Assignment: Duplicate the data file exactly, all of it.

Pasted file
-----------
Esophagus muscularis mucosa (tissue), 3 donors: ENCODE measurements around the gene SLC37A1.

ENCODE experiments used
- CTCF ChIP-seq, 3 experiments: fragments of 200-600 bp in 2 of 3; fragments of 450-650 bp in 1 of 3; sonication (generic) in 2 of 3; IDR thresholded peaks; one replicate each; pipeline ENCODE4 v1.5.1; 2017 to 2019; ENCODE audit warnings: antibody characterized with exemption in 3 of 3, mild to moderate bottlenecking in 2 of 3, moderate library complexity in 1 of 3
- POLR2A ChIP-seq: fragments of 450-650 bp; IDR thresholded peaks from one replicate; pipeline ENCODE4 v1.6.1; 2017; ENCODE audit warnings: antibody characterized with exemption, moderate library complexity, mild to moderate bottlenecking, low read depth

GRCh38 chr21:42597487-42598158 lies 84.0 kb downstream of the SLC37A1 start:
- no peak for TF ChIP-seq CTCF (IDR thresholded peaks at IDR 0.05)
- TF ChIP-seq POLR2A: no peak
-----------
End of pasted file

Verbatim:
Esophagus muscularis mucosa (tissue), 3 donors: ENCODE measurements around the gene SLC37A1.

ENCODE experiments used
- CTCF ChIP-seq, 3 experiments: fragments of 200-600 bp in 2 of 3; fragments of 450-650 bp in 1 of 3; sonication (generic) in 2 of 3; IDR thresholded peaks; one replicate each; pipeline ENCODE4 v1.5.1; 2017 to 2019; ENCODE audit warnings: antibody characterized with exemption in 3 of 3, mild to moderate bottlenecking in 2 of 3, moderate library complexity in 1 of 3
- POLR2A ChIP-seq: fragments of 450-650 bp; IDR thresholded peaks from one replicate; pipeline ENCODE4 v1.6.1; 2017; ENCODE audit warnings: antibody characterized with exemption, moderate library complexity, mild to moderate bottlenecking, low read depth

GRCh38 chr21:42597487-42598158 lies 84.0 kb downstream of the SLC37A1 start:
- no peak for TF ChIP-seq CTCF (IDR thresholded peaks at IDR 0.05)
- TF ChIP-seq POLR2A: no peak